Other controversial provisions included the elimination of the EB-1 visa, designed to facilitate the entry to the U.S. of those with exceptional gifts, skills or talents, and (especially for those on the left) the creation of a guest worker program unacceptable to labor unions. In fact, the more its provisions came to light, the more that even long-time self-described “liberals” on immigration like Bill Kristol came to oppose the legislation.

The rollout of the bill was misguided. Like Athena springing full-grown from the head of Zeus, the immigration bill arrived directly on the Senate floor as the product of negotiations between a select group of senators. It bypassed the normal Senate committee system, which allows for both a deliberative and orderly process for the consideration of legislation, and the full airing of amendments. What’s more, it’s been reported that Senator Ted Kennedy admitted that special interest group La Raza was offered a veto over the bill’s provisions – before many other senators even had seen them. The closed-door drafting and special interest input only raised suspicions that the bill was being shoved down America’s throat – concerns that were heightened when the bill’s supporters presented the legislation insisting that it be “debated,” voted upon and passed within the space of a week.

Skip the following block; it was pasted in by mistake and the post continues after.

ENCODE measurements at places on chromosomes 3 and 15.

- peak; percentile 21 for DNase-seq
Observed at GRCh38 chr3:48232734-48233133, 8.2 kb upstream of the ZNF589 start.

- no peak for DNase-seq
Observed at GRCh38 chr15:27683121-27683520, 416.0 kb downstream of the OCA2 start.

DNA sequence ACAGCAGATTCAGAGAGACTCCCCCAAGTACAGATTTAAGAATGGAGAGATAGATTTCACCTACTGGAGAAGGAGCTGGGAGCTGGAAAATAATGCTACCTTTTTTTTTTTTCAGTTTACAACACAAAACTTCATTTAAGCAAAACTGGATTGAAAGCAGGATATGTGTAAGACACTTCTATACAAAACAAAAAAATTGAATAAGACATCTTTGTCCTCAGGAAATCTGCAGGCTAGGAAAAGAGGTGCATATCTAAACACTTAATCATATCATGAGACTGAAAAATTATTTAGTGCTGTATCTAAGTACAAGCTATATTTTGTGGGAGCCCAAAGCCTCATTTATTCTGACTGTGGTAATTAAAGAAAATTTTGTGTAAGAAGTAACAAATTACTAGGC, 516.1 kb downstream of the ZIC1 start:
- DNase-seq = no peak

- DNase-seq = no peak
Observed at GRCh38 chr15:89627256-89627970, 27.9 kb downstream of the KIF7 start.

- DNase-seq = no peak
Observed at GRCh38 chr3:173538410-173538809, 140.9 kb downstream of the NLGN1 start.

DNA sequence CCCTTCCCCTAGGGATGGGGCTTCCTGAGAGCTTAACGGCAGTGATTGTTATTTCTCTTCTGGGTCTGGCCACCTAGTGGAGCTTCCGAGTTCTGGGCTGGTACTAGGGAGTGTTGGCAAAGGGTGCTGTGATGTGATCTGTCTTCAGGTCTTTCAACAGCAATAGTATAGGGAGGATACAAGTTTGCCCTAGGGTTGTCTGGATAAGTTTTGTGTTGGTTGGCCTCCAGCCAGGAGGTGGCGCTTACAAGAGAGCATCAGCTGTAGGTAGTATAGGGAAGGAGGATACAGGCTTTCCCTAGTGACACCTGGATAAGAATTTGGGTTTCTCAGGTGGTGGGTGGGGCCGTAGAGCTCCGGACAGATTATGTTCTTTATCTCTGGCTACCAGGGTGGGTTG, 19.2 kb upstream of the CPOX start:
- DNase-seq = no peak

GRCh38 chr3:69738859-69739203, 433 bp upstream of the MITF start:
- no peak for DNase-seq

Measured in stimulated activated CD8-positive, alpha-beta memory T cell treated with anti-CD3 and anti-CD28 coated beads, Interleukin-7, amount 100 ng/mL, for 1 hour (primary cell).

The attitude of the bill’s proponents was counterproductive. It’s quite possible that the immigration bill would still be alive and kicking had its supporters treated opponents more respectfully. Republicans are used to being accused of all kinds of bigotry by their Democratic counterparts, but it was insulting (and infuriating) for Republicans who raised concerns about the bill in good conscience to be characterized by a President of their own party as lacking the will to “do what’s right for America.” Others, such as Republican presidential hopeful John McCain and Democratic Senator Dianne Feinstein, repeatedly insinuated that those who opposed the bill did so from unworthy and bigoted motives. Worst of all, none of the bill’s supporters paid its opponents the courtesy of addressing their concerns substantively and respectfully. Instead, they took the low road and in doing so, only hardened the will of their opposition.